The Charlotte City Council is considering changes to its Tree Ordinance that could adversely affect future infill development. During the last two weeks, city staff has briefed members of the Environment Committee as well as the Transportation and Planning Committee on some issues that have arisen in several neighborhoods.
As it stands now, the Tree Ordinance grants higher densities to developers who establish larger tree save areas and this has caused some in existing neighborhoods to complain to members of City Council about the resulting smaller lot sizes. As such, several Council Members have asked that revisions be made and that the process be fast tracked.
City Staff says there are 13 examples during the last two years of developers using Section 21-95 of the ordinance to subdivide larger lots into smaller ones by increasing the amount of trees that are saved. Apparently there are also 8 additional examples currently in process. Neighbors and some Council Members have argued that the use of the provision is destroying the character of neighborhoods. Upon further review, however, the neighborhoods cited by staff, where this is occurring, appear to have quite diverse types of housing stock already.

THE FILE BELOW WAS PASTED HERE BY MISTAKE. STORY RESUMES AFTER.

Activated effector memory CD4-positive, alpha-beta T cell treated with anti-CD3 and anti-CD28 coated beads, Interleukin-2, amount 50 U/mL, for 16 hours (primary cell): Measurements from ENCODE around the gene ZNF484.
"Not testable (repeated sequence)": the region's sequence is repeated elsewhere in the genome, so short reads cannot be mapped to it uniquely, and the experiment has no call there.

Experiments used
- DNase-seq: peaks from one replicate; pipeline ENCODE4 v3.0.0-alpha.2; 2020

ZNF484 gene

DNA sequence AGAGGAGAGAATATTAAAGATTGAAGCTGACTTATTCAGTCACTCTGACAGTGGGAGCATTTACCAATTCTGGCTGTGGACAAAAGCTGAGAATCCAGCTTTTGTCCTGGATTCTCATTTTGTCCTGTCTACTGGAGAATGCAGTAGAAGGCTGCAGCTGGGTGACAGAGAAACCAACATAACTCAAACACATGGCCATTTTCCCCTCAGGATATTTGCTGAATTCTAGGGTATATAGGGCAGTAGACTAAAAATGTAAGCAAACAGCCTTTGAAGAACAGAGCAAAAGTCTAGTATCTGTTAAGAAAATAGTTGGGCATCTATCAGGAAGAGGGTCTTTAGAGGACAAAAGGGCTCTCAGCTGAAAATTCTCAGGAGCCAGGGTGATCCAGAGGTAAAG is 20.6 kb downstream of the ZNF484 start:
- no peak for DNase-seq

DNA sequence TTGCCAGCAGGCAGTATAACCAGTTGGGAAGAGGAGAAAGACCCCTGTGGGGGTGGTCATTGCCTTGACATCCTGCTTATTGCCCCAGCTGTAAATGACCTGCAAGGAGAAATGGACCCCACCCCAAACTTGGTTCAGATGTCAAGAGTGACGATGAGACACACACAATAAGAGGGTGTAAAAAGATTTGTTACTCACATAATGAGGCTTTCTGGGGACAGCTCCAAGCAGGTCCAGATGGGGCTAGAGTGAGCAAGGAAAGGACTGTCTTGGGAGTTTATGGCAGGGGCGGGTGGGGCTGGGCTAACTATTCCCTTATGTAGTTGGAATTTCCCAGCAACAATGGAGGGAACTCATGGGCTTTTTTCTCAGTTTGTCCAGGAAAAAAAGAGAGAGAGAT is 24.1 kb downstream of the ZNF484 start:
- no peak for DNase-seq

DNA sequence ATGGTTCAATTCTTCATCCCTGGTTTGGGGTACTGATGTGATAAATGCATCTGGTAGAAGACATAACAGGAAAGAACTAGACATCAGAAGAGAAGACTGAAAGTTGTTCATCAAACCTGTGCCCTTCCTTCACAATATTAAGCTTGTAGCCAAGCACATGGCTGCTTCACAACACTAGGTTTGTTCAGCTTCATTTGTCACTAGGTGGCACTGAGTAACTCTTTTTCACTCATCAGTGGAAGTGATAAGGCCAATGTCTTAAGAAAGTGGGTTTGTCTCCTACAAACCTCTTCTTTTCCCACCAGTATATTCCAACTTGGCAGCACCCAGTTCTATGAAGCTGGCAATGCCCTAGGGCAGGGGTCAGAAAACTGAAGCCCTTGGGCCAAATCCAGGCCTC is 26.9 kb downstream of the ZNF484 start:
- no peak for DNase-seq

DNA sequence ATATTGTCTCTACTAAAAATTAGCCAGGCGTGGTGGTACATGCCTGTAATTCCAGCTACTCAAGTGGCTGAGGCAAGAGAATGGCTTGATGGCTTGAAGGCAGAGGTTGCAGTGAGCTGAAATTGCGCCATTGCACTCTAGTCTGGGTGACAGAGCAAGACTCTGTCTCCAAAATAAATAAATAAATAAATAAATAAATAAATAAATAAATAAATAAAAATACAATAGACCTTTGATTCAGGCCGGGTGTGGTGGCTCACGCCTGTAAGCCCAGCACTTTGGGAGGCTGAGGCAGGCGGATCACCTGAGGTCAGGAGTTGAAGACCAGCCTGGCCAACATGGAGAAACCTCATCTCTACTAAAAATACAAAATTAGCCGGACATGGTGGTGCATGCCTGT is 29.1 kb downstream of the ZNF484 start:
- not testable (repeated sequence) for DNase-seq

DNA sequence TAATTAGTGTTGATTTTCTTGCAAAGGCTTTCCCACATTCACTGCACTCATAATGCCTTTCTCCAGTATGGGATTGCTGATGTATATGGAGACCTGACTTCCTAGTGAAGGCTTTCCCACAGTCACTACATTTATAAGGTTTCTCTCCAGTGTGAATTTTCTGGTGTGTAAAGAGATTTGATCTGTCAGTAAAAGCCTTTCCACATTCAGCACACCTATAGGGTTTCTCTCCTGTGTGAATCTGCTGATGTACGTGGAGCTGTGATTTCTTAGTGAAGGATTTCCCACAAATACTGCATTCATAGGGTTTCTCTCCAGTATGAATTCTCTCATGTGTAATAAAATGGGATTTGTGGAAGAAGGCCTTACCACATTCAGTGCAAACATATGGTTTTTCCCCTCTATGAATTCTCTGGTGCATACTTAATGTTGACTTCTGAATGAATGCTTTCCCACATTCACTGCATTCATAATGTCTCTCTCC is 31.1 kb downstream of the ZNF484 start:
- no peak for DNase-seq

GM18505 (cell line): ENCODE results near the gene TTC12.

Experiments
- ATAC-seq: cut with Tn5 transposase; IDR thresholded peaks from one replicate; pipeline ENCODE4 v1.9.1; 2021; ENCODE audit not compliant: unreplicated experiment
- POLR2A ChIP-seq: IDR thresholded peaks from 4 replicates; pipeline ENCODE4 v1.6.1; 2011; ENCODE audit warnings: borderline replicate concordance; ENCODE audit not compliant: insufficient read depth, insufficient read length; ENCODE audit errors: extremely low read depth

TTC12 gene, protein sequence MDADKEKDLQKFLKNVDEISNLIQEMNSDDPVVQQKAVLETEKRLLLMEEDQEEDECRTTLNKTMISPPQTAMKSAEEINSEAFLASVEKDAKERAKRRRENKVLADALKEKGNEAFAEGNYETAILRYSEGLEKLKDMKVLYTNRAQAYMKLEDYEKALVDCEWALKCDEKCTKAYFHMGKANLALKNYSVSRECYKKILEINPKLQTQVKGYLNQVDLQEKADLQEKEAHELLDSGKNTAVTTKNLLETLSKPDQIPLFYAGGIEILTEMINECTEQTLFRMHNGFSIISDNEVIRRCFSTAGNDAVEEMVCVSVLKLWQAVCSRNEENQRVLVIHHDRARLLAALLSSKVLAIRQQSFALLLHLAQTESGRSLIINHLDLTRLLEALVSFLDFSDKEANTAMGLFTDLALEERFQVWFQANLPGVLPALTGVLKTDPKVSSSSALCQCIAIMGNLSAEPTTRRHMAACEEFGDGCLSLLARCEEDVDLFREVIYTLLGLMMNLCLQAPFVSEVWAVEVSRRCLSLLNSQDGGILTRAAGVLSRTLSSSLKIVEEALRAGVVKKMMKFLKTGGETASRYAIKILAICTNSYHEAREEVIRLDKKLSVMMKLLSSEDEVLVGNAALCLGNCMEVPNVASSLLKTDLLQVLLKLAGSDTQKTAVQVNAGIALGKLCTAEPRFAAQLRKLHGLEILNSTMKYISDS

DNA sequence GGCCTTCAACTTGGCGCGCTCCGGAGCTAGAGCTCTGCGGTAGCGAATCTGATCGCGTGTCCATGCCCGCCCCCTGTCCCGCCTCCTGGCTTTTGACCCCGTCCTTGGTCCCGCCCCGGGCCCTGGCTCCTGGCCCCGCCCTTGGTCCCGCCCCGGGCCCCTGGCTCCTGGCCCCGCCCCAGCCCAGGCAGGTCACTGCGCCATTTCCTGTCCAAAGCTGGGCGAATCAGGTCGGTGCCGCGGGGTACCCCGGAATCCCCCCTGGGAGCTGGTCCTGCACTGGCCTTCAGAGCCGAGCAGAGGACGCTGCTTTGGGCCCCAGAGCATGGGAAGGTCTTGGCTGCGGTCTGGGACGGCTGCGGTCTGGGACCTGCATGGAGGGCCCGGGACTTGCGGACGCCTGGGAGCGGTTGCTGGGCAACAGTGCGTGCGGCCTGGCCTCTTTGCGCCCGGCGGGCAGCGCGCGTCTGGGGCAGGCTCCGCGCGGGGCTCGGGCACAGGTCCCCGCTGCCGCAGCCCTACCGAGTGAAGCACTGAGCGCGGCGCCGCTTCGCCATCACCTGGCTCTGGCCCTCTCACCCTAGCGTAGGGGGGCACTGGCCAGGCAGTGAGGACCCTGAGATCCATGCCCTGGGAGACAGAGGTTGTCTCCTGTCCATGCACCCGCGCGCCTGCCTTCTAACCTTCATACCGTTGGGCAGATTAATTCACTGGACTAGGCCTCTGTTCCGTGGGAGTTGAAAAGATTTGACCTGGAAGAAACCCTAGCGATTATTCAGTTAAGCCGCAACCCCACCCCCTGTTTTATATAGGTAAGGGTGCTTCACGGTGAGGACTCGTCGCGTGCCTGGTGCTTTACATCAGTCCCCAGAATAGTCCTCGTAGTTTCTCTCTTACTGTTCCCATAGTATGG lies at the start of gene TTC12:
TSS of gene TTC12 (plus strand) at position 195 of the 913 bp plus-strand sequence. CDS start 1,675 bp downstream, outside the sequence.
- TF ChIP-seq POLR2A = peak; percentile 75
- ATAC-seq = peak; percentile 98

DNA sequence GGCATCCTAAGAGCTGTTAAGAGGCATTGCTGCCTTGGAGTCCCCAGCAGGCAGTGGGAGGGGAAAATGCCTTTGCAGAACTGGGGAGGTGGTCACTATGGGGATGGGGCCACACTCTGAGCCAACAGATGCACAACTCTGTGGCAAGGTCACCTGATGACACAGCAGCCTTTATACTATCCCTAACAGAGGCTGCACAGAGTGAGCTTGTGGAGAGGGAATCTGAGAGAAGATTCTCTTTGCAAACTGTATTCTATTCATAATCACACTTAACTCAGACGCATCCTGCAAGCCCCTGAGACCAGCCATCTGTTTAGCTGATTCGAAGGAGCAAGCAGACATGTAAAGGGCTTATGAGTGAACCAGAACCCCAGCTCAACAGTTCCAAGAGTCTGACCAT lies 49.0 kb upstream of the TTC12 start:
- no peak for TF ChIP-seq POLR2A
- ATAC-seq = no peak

Large Tudor — original house was scraped and replaced several years ago.
House across the street from the Tudor.
New homes around the corner built almost to the edge of lot lines.
City staff will be making a presentation on this important topic to the Charlotte Chamber’s Land Use Committee on Wednesday, May 25th, at 8 a.m. For more information and to register, CLICK HERE.
REBIC will continue to work with Council Members and staff to encourage any and all incentives to promote future infill development.